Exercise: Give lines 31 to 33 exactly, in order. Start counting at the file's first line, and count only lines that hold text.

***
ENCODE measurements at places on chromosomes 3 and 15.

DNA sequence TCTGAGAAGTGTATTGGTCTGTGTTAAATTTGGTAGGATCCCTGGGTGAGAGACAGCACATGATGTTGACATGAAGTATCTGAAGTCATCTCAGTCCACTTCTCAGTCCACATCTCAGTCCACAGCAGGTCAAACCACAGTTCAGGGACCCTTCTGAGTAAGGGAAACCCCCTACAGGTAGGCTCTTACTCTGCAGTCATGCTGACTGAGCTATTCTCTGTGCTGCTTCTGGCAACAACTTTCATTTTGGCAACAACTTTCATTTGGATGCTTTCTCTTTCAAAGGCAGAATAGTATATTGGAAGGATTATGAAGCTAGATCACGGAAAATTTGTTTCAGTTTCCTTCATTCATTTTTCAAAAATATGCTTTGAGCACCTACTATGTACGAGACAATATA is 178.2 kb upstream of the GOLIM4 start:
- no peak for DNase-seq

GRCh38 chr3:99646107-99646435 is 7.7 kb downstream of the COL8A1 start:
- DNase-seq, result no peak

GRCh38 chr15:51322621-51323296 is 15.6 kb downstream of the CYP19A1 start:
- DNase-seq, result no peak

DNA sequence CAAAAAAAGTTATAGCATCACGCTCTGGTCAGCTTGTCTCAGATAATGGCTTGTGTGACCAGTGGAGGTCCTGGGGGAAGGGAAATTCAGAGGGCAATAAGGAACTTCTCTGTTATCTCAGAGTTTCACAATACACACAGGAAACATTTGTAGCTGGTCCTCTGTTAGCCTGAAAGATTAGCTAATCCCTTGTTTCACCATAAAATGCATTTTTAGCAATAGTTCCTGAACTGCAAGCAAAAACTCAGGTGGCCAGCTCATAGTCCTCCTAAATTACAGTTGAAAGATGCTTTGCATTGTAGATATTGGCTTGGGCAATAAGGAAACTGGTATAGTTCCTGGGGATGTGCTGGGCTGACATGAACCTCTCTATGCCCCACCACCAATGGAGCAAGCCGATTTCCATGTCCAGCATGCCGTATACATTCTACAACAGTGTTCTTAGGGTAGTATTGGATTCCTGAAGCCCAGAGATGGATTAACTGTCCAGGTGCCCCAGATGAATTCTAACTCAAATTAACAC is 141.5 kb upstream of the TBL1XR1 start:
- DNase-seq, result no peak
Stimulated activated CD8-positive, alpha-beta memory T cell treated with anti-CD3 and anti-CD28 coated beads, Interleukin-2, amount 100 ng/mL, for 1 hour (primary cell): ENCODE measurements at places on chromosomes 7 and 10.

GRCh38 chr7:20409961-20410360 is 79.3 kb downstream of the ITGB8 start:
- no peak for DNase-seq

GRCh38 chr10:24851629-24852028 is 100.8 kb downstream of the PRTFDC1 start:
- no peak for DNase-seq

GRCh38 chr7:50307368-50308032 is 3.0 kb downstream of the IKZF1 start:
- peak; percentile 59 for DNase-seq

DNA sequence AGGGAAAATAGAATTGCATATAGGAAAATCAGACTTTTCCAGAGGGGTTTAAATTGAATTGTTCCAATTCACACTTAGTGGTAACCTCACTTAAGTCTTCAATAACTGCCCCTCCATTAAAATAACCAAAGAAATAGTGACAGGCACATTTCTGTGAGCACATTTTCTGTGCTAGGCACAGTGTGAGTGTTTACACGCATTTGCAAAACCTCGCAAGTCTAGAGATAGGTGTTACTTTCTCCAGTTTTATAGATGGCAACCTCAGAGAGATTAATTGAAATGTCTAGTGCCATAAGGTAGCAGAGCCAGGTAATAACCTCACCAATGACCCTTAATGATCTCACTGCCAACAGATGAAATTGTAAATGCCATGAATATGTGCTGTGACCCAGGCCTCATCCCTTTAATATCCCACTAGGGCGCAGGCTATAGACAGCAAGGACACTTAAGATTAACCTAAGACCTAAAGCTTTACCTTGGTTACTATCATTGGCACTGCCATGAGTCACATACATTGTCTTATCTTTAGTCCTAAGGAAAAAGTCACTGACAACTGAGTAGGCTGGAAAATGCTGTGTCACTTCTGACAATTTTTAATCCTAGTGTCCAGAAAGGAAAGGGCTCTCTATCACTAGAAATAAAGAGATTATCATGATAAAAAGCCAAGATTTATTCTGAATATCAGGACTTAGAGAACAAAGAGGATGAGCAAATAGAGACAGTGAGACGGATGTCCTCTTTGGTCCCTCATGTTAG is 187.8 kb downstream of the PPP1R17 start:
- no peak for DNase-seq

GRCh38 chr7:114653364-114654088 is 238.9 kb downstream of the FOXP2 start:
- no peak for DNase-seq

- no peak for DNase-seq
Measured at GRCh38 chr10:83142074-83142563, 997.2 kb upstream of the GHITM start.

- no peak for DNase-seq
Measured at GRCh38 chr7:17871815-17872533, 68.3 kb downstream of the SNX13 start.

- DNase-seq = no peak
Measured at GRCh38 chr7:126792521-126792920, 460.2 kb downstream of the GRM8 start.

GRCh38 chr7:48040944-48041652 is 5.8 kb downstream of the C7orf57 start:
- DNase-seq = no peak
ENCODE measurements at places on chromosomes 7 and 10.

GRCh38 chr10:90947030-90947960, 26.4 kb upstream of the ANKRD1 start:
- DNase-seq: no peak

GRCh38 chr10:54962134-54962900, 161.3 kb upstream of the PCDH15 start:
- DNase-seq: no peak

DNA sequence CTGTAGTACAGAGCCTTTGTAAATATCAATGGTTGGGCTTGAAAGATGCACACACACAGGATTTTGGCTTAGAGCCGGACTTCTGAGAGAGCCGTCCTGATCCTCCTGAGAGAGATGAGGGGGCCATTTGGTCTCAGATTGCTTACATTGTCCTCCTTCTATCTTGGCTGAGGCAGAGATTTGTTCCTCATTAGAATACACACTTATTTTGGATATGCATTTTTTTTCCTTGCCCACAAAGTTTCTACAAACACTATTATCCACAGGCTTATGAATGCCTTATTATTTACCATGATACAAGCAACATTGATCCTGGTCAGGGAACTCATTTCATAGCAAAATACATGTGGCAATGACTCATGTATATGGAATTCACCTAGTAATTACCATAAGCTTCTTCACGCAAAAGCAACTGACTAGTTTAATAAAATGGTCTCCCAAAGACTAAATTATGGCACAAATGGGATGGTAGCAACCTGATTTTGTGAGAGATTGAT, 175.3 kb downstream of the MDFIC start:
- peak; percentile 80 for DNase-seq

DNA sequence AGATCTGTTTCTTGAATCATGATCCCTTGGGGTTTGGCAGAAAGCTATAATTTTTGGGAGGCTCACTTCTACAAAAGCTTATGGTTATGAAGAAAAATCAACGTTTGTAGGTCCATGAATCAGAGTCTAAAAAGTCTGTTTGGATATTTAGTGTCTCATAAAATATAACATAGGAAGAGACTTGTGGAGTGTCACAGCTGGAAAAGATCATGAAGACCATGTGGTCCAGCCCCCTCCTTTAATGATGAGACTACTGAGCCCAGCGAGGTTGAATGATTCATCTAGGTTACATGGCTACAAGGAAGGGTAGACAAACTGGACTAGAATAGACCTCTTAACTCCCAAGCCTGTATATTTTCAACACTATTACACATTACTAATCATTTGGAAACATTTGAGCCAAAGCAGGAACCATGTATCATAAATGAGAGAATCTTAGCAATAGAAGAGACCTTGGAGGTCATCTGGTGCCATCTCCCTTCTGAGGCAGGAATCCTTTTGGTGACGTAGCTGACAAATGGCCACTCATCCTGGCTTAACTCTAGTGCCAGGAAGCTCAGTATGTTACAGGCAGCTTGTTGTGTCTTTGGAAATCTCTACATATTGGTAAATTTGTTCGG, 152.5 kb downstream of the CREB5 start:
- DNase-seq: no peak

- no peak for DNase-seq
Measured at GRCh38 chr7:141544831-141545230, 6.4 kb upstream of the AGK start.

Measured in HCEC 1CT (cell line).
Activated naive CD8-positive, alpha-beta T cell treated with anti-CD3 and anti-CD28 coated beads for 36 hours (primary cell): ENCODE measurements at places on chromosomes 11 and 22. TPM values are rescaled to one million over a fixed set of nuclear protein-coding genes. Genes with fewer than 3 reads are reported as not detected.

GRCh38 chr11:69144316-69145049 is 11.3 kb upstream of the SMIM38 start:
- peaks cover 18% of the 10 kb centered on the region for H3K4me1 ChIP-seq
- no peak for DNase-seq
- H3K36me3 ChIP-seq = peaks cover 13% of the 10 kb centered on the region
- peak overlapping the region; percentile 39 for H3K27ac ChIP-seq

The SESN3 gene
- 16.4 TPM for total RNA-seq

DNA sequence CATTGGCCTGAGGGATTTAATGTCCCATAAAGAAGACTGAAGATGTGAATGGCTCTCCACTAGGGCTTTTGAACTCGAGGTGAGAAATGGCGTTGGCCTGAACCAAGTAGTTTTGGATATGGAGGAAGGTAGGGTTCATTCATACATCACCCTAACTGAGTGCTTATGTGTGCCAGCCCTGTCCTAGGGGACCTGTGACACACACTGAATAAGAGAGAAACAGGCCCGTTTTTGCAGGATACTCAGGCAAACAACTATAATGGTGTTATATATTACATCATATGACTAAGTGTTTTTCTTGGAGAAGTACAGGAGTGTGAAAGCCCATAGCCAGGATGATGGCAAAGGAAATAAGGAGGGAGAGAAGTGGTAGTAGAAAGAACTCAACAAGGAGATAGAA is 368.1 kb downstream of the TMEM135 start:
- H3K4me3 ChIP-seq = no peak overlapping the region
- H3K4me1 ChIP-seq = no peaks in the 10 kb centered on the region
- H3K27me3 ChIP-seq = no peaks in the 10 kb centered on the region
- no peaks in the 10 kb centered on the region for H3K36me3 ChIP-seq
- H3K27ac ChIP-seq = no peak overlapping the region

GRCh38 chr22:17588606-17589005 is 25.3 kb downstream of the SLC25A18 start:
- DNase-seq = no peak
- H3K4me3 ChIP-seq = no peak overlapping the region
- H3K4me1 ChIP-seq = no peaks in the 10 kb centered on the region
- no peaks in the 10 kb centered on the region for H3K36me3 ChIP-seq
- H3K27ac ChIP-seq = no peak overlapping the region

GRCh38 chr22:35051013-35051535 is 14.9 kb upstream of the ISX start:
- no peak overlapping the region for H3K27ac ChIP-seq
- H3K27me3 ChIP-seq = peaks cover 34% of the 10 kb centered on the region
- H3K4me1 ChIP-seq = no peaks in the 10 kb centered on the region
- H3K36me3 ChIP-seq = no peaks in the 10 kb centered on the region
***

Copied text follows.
- DNase-seq: no peak

GRCh38 chr10:54962134-54962900, 161.3 kb upstream of the PCDH15 start:
- DNase-seq: no peak